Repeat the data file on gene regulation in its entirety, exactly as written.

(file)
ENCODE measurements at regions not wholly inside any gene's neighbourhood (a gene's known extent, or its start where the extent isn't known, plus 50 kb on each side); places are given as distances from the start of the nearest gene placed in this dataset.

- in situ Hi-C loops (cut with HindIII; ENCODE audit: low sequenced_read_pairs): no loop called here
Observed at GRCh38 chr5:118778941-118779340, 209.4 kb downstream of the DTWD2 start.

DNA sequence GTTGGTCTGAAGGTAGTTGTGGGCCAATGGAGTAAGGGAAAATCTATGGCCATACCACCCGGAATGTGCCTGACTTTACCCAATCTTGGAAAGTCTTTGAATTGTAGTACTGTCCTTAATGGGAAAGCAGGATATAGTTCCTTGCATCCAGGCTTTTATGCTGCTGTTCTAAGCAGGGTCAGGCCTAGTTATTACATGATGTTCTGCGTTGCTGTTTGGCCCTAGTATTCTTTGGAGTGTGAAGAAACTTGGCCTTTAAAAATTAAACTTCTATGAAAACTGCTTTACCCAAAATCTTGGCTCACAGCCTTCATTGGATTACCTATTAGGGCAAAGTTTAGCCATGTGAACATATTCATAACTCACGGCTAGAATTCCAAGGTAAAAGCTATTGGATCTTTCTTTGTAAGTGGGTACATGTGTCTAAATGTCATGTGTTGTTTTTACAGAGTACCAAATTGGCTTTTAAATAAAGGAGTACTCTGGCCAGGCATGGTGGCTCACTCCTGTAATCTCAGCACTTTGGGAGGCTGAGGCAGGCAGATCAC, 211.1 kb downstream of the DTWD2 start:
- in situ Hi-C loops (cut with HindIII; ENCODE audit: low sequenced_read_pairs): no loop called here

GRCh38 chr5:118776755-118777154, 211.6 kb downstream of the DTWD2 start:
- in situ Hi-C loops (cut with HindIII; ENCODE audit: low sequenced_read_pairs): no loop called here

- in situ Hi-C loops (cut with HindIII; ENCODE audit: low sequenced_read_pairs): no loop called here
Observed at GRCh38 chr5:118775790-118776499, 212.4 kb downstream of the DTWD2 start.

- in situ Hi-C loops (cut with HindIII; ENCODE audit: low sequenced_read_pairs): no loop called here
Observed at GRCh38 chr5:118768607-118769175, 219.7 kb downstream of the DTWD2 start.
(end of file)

ENCODE measurements at regions not wholly inside any gene's neighbourhood (a gene's known extent, or its start where the extent isn't known, plus 50 kb on each side); places are given as distances from the start of the nearest gene placed in this dataset.

- in situ Hi-C loops (cut with HindIII; ENCODE audit: low sequenced_read_pairs): no loop called here
Observed at GRCh38 chr5:118778941-118779340, 209.4 kb downstream of the DTWD2 start.

DNA sequence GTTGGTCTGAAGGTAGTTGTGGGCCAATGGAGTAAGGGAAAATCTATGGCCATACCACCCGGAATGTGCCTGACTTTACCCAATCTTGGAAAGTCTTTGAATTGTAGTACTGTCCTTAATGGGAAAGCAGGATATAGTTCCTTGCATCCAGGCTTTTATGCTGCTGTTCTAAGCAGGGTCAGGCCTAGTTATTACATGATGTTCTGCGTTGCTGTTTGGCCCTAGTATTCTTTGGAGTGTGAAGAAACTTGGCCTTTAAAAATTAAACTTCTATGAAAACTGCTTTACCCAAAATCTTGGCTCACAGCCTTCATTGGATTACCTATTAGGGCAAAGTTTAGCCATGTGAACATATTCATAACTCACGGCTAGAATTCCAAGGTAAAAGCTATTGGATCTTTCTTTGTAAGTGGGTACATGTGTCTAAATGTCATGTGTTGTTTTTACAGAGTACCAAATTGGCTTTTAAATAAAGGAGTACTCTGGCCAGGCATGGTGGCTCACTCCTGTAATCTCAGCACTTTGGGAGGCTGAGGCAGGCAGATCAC, 211.1 kb downstream of the DTWD2 start:
- in situ Hi-C loops (cut with HindIII; ENCODE audit: low sequenced_read_pairs): no loop called here

GRCh38 chr5:118776755-118777154, 211.6 kb downstream of the DTWD2 start:
- in situ Hi-C loops (cut with HindIII; ENCODE audit: low sequenced_read_pairs): no loop called here

- in situ Hi-C loops (cut with HindIII; ENCODE audit: low sequenced_read_pairs): no loop called here
Observed at GRCh38 chr5:118775790-118776499, 212.4 kb downstream of the DTWD2 start.

- in situ Hi-C loops (cut with HindIII; ENCODE audit: low sequenced_read_pairs): no loop called here
Observed at GRCh38 chr5:118768607-118769175, 219.7 kb downstream of the DTWD2 start.